Shazam’s Data Predicts Hit Songs, Identifies Popular Parts Of Tracks

Shazam has been an integral part of the music discovery landscape over the last 15 years, with the smartphone revolution fueling the adoption of the service as the ubiquitous solution to the question “What is the song playing right now?” In the DJ world we’ve watched as the app has also become one of the best tools for trainspotting (picking out the playing track in a DJ’s mix), thanks in no small part to integrating Beatport’s complete music library in 2013 and even adjusting their algorithm so that BPM adjustments made by a DJ don’t impede the tool’s usefulness.

At the Strata+Hadoop  data conference in London this week, Shazam put together an incredible presentation that give us a hint into how they’ve become the best representation of Big Data that we’ve seen in the music industry. The presentation starts off showing how the service’s data can actually do a pretty good job of predicting a hit prior to it getting serious radio play, using the example of a Clean Bandit track

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Identifying the most popular part of a song based on the number of Shazams; Nicki wins.

The rest of the presentation then gets even more interesting for DJs, however. Shazam data can be used to figure out what part of a song is the most interesting to a listener (example below – although who didn’t know that Nicki had the best verse on Monster?) Imagine what this could mean for remixers – instantly being able to identify the most significant part of a song and bringing that into a mix or production.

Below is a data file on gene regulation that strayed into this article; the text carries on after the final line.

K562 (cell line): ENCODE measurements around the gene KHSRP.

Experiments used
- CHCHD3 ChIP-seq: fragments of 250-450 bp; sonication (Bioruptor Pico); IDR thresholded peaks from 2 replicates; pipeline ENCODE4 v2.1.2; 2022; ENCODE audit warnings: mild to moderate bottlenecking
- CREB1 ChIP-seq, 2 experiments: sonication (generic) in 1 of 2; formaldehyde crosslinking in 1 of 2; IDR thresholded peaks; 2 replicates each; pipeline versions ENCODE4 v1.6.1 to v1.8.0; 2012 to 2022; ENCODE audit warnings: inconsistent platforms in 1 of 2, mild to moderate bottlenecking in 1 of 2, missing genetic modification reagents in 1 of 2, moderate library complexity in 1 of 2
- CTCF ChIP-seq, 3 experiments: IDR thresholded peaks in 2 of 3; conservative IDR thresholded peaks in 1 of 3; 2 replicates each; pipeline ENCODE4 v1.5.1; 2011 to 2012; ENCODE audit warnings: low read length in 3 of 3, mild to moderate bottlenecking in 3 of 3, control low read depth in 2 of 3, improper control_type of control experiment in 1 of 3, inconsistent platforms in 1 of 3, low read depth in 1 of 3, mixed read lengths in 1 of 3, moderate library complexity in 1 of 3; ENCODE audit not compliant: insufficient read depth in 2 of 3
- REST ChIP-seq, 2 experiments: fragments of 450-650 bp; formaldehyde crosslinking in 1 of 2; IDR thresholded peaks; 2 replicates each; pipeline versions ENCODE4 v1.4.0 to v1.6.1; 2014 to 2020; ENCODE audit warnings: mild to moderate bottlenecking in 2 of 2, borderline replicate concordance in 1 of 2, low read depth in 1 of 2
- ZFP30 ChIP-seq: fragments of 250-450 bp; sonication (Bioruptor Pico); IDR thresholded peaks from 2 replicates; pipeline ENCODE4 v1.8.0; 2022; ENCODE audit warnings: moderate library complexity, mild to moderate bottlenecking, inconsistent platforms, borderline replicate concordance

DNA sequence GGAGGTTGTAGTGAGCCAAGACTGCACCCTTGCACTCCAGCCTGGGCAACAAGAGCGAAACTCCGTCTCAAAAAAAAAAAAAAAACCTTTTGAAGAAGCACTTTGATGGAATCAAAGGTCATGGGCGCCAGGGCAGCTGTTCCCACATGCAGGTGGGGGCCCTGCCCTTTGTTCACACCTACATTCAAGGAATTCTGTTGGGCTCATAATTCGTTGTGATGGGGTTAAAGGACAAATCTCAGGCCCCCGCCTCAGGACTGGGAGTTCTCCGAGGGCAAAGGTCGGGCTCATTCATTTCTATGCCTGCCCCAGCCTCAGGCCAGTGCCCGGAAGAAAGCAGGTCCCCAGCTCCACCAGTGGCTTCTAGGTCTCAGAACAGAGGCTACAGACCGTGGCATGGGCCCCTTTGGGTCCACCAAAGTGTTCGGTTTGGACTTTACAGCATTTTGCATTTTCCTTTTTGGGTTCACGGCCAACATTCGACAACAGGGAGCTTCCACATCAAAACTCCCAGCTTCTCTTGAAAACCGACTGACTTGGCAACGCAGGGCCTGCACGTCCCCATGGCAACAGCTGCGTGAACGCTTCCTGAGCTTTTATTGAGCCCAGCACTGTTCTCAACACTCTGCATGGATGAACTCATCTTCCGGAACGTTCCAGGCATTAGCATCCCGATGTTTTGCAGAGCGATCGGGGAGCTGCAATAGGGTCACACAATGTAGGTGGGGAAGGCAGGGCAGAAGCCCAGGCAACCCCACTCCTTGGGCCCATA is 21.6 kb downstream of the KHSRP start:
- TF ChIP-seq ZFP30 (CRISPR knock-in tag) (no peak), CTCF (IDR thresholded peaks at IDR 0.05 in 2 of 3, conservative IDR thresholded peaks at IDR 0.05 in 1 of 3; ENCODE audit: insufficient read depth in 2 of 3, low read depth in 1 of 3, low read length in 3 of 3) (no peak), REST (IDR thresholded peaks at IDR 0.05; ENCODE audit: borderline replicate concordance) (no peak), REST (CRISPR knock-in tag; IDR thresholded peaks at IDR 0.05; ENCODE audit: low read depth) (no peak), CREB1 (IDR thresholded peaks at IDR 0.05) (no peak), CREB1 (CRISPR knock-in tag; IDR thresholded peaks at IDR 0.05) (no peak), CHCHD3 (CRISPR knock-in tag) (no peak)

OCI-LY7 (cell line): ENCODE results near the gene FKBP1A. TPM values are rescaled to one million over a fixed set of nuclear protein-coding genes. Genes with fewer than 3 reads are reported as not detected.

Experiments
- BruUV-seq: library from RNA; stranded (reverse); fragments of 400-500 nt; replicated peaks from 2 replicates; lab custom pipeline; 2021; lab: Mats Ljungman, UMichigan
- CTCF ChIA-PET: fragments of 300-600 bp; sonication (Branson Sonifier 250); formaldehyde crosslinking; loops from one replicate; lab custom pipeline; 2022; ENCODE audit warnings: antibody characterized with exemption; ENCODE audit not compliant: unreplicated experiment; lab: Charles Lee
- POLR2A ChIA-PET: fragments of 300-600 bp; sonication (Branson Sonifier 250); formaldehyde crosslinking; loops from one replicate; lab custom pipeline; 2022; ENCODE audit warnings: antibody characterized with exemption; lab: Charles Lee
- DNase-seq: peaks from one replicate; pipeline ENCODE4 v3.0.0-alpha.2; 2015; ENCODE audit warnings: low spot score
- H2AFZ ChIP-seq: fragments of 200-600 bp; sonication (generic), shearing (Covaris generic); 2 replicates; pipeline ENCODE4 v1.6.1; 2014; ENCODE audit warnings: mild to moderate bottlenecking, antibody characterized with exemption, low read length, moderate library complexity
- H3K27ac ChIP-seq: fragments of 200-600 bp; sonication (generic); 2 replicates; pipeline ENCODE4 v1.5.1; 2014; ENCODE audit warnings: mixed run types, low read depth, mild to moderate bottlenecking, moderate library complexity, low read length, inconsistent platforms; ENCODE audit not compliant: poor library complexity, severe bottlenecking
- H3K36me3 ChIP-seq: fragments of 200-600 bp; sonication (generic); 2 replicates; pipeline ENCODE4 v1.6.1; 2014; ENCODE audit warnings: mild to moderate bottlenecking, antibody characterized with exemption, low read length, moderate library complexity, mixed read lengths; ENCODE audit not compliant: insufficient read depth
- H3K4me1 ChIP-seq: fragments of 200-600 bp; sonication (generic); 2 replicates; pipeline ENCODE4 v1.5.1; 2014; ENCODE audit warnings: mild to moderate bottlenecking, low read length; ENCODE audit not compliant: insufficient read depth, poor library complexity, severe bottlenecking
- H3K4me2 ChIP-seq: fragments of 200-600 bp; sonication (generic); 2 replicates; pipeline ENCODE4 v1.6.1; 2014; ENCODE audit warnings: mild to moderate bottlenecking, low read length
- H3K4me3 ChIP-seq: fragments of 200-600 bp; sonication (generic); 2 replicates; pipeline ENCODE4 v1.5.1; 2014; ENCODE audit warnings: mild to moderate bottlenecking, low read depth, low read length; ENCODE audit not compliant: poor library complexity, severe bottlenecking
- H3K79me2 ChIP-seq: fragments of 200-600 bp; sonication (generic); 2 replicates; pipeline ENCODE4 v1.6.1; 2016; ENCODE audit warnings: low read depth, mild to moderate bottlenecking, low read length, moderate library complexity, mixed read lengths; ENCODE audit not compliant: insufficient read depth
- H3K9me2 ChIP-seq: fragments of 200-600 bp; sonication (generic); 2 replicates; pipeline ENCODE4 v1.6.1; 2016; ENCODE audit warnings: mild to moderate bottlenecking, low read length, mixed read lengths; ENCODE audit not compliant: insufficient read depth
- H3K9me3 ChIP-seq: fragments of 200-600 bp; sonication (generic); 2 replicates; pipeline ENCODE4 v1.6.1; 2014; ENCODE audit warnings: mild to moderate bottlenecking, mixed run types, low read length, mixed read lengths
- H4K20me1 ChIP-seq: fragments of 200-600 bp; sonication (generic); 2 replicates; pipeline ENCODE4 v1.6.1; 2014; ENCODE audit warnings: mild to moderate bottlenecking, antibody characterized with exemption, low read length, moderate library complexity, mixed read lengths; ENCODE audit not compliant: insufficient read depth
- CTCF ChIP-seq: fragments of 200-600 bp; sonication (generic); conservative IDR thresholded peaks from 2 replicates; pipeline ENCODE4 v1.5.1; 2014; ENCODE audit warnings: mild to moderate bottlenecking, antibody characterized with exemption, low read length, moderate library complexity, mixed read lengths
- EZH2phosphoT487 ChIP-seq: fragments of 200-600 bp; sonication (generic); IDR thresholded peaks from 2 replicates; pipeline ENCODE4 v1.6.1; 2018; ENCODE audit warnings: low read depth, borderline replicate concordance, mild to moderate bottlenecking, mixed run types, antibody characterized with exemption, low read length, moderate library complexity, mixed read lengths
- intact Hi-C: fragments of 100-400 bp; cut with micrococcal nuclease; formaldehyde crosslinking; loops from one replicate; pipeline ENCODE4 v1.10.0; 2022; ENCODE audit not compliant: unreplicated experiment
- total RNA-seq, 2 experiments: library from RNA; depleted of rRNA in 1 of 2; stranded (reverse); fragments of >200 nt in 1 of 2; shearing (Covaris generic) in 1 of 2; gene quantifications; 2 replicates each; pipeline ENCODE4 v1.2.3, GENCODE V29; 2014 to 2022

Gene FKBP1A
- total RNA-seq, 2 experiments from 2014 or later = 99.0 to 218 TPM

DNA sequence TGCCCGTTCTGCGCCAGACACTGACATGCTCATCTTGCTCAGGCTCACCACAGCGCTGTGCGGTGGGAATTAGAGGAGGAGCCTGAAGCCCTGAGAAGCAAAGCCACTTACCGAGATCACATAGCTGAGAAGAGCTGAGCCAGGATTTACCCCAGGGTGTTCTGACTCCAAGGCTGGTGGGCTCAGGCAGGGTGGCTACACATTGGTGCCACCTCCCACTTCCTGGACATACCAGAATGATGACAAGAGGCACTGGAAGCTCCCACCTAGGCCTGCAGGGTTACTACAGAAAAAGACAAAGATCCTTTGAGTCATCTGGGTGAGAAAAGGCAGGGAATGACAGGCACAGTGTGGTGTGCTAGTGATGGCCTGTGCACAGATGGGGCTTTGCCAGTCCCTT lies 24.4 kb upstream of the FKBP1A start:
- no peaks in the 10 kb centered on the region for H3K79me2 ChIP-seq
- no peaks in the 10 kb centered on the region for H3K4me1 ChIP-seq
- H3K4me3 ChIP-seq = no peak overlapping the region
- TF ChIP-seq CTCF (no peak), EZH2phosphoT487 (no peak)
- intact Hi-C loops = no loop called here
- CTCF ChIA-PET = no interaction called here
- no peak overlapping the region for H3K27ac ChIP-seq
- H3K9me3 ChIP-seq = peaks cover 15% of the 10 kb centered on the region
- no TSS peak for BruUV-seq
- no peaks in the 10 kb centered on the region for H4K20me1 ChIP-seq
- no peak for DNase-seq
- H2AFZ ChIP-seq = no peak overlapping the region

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This part of Clean Bandit’s song is ripe for sampling or mashups.

Shazam can even track the success of a song after it gets remixed – if you live in Europe, odds are pretty good you’ve head the Felix Jaehn remix of Omi’s “Cheerleader” – which in turn helped the original song blow up.

A remix can really make a song catapult into the charts..

A remix can really make a song catapult into the charts..

One of the best bits was seeing how DJs directly impact the Shazam charts and ultimately influence the popularity of an artist. In the presentation, Shazam’s VP of Product Cait O’Riordan uses Tchami as an example – who has a “spikey” graph that peaks weekly on Fridays and Saturdays when DJs spin his tracks in the club.

Tchami’s success is pretty directly correlated with times in which people are hearing DJs play music.

Tchami’s success is pretty directly correlated with times in which people are hearing DJs play music.

Watch the entire keynote presentation below:

via DJ TechTools



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